The leaders of 11 of the UK’s leading food businesses have written an open letter calling for clearer rules on food labelling after the deaths of two Pret a Manger customers who suffered allergic reactions.

Pret is among the businesses that have signed the letter, which was first reported in The Guardian, organised by the foundation set up by the family of 15-year-old Londoner Natasha Ednan-Laperouse, who died after eating a baguette containing sesame seeds.

The businesses, which also include Greggs, Tesco, Sainsbury’s, Waitrose and Marks & Spencer, also want a mandatory system to ensure the swift reporting of food-related anaphylaxis cases.

Both issues were highlighted last year by the coroner hearing the inquest on Celia Marsh, a dental nurse from Wiltshire with a severe dairy allergy who died after eating a “vegan” Pret a Manger wrap contaminated with milk protein.

The senior coroner for Avon, Marie Voisin, said labels implying the absence of a particular allergen – especially terms like “free-from” and “vegan” – were “potentially misleading”.

The letter argues that the Food Standards Agency (FSA) needs to “make a clear decision on [allergen] thresholds and a strong recommendation to ministers.”

It continues: “This would provide sellers of food with an absolute definition of how much of a specific allergen pre-packed food could safely contain before being labelled as free of that allergen. Implementation would enable food producers to bring in consistent industry-standard testing and help keep the most allergic consumers safe and increase the choice of foods they can consume.”

The letter points out that Marsh’s death, like many other serious anaphylaxis attacks, was not immediately reported to the relevant authorities or even to the business that had sold the product.

It says: “This not only posed a risk to customers, but also impacted the investigation and learnings from Mrs Marsh’s death. Government and public health bodies must, as the coroner recommends, devise a “robust system” for the rapid reporting of fatal and near-fatal severe allergic reactions.”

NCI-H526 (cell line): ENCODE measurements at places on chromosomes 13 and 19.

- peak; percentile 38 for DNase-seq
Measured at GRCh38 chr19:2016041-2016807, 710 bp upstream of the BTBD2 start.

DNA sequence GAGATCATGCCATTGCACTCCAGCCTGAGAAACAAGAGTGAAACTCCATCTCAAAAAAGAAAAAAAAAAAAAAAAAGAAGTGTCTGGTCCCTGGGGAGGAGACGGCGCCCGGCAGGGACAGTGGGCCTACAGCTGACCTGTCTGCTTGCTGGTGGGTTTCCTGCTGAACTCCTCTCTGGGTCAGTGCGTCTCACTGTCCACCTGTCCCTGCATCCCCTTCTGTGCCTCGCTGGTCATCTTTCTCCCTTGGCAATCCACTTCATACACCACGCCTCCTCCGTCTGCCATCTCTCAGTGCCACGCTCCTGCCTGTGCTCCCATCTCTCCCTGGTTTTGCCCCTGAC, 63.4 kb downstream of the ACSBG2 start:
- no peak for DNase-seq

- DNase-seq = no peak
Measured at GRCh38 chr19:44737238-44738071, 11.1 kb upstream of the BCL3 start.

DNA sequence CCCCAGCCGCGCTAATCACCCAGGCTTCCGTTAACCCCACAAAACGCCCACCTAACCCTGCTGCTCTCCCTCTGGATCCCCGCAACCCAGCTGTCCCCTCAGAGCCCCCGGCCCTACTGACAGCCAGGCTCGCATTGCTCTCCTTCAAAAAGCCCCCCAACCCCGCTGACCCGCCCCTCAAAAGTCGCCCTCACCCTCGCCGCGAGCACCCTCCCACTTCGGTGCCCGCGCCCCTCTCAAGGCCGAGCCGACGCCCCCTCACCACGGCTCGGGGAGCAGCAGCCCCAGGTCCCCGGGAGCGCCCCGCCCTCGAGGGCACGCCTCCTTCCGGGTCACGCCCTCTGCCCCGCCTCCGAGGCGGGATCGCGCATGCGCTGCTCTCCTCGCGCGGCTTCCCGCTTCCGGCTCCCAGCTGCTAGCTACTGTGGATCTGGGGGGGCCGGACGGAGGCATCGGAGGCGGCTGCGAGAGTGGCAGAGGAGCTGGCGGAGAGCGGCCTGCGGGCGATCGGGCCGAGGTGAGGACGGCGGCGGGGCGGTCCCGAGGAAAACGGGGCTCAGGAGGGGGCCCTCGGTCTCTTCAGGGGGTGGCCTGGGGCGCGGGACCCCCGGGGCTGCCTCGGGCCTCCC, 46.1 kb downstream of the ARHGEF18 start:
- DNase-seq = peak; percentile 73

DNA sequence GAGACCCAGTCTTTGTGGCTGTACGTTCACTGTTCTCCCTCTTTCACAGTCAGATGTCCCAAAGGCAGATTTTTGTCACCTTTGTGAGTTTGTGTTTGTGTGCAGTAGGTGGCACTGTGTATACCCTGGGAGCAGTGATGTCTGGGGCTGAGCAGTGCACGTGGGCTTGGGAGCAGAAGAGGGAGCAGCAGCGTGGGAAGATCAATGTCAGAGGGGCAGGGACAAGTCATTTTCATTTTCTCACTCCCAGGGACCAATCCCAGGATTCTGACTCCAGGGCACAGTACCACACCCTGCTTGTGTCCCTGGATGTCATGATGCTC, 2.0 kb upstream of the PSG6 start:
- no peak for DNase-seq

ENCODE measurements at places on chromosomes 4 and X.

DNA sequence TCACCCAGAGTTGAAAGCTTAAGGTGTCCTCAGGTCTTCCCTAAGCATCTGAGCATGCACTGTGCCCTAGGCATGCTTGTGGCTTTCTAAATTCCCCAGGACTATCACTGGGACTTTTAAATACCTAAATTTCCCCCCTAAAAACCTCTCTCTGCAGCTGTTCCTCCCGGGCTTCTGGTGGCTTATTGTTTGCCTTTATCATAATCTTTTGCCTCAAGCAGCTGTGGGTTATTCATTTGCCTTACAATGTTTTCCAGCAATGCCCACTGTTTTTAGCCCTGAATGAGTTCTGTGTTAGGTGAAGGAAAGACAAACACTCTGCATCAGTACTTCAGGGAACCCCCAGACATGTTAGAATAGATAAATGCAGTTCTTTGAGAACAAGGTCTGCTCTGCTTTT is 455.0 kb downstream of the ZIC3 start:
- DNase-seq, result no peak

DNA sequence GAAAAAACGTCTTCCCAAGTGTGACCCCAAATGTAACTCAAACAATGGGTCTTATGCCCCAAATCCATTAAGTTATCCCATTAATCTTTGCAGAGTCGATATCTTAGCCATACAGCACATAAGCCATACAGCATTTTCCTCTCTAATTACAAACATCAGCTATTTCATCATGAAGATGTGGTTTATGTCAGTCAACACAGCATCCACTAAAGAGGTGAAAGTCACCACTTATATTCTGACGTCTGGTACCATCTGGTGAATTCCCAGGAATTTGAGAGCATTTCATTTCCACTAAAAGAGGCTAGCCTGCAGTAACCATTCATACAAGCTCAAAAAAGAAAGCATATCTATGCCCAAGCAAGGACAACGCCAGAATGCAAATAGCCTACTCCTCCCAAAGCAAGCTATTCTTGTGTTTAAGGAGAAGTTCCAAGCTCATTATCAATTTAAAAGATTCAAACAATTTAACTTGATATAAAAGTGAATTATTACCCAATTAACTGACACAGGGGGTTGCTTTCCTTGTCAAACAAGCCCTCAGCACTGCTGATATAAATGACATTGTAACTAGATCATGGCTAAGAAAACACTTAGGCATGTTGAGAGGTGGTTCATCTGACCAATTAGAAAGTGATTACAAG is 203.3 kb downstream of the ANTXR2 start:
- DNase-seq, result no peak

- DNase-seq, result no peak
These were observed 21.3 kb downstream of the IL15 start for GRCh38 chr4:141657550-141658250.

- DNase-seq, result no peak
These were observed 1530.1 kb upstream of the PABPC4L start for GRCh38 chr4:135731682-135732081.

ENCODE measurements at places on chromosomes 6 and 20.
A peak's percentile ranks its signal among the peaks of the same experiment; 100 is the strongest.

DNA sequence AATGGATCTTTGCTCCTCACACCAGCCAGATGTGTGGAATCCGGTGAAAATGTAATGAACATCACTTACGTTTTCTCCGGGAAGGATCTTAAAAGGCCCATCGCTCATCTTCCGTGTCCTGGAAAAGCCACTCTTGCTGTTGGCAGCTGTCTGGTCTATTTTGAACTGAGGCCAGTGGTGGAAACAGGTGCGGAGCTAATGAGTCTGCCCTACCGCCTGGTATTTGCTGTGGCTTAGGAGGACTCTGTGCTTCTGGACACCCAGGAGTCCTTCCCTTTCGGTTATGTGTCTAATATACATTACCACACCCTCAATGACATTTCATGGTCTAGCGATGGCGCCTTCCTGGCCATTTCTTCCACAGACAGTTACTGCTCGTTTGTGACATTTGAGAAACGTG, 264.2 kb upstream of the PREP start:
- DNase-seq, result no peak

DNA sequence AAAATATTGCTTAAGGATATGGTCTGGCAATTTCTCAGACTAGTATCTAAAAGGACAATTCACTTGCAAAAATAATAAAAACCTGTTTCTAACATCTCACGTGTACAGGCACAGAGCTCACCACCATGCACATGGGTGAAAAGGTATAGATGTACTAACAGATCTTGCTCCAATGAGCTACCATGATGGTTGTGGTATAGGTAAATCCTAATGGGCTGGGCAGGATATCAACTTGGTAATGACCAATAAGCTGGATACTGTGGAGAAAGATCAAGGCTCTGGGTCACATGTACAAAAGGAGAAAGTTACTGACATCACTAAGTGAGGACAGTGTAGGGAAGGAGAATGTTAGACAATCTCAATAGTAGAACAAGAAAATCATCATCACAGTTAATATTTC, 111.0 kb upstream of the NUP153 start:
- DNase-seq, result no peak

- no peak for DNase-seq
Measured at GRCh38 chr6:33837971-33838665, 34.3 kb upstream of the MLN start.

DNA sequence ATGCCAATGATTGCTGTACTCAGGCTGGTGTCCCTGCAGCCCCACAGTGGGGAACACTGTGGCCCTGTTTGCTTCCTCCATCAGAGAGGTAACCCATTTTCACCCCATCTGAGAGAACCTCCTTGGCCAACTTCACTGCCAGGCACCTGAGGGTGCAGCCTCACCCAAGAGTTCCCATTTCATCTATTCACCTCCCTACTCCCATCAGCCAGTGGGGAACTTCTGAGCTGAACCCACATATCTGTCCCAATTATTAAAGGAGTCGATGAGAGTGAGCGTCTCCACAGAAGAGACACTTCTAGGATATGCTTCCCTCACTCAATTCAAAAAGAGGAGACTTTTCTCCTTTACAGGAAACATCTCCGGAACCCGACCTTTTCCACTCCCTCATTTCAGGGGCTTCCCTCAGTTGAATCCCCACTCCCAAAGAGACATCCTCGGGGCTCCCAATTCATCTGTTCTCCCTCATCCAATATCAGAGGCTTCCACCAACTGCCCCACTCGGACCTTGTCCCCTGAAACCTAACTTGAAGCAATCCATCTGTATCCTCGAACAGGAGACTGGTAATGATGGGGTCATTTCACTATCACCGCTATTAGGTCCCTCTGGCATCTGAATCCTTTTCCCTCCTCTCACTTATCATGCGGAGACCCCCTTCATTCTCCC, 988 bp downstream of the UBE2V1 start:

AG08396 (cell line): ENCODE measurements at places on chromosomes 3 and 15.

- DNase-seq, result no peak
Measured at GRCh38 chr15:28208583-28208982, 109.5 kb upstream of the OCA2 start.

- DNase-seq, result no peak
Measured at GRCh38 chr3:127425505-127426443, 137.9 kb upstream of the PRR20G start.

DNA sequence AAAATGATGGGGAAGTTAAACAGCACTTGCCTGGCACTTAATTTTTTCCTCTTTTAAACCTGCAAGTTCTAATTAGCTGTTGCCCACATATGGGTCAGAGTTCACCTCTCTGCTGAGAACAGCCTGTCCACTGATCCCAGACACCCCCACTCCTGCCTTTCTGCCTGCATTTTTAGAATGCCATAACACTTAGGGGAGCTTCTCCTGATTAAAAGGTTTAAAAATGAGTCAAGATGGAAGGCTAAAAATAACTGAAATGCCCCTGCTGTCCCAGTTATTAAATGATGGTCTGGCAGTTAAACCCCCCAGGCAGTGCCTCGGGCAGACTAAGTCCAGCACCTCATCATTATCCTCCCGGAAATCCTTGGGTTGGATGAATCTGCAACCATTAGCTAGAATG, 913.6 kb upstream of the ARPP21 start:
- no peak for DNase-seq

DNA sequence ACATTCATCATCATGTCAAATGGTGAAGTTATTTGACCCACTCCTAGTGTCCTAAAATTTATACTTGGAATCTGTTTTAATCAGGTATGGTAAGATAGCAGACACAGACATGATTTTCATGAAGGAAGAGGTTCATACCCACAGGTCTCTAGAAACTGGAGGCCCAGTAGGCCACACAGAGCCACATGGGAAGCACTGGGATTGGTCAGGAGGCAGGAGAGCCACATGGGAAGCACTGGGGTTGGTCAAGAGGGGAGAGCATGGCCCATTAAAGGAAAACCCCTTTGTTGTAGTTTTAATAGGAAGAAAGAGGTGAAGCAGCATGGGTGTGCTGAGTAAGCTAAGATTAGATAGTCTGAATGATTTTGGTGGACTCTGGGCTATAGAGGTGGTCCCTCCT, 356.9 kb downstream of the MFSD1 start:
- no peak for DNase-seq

The letter concludes: “We believe, taken together, these two actions could help save lives and build greater trust in the UK food industry for people with food allergies.”

In a statement, Marsh’s family welcomed the letter. They said: “These measures would make the world a safer place for allergy sufferers like our beloved mum and wife.”

Nadim Ednan-Laperouse, Natasha’s father and co-founder of Natasha’s Foundation, said: “We are delighted that the call for real change following Celia Marsh’s tragic and avoidable death is supported by many of the country’s biggest food businesses. It demonstrates that the industry shares our belief, and that of Celia’s family, that keeping their food allergic customers safe should be an absolute priority.

“It’s now over to ministers, health chiefs and the FSA to do the right thing by the 3 million people in this country living with food allergies and implement the coroner’s recommendations.”

The letter has been sent to No 10, the Department for Environment, Food and Rural Affairs, the health secretary, Steve Barclay, the Food Standards Agency, the UK Health Security Agency, the Royal College of Pathologists, the Royal College of Pathologists, UKHospitality and the Food & Drink Federation.

Michelle Victor, a partner at the law firm Leigh Day, who represents both families, said: “It is very good news that the UK’s leading food businesses have now come out in support of these measures.”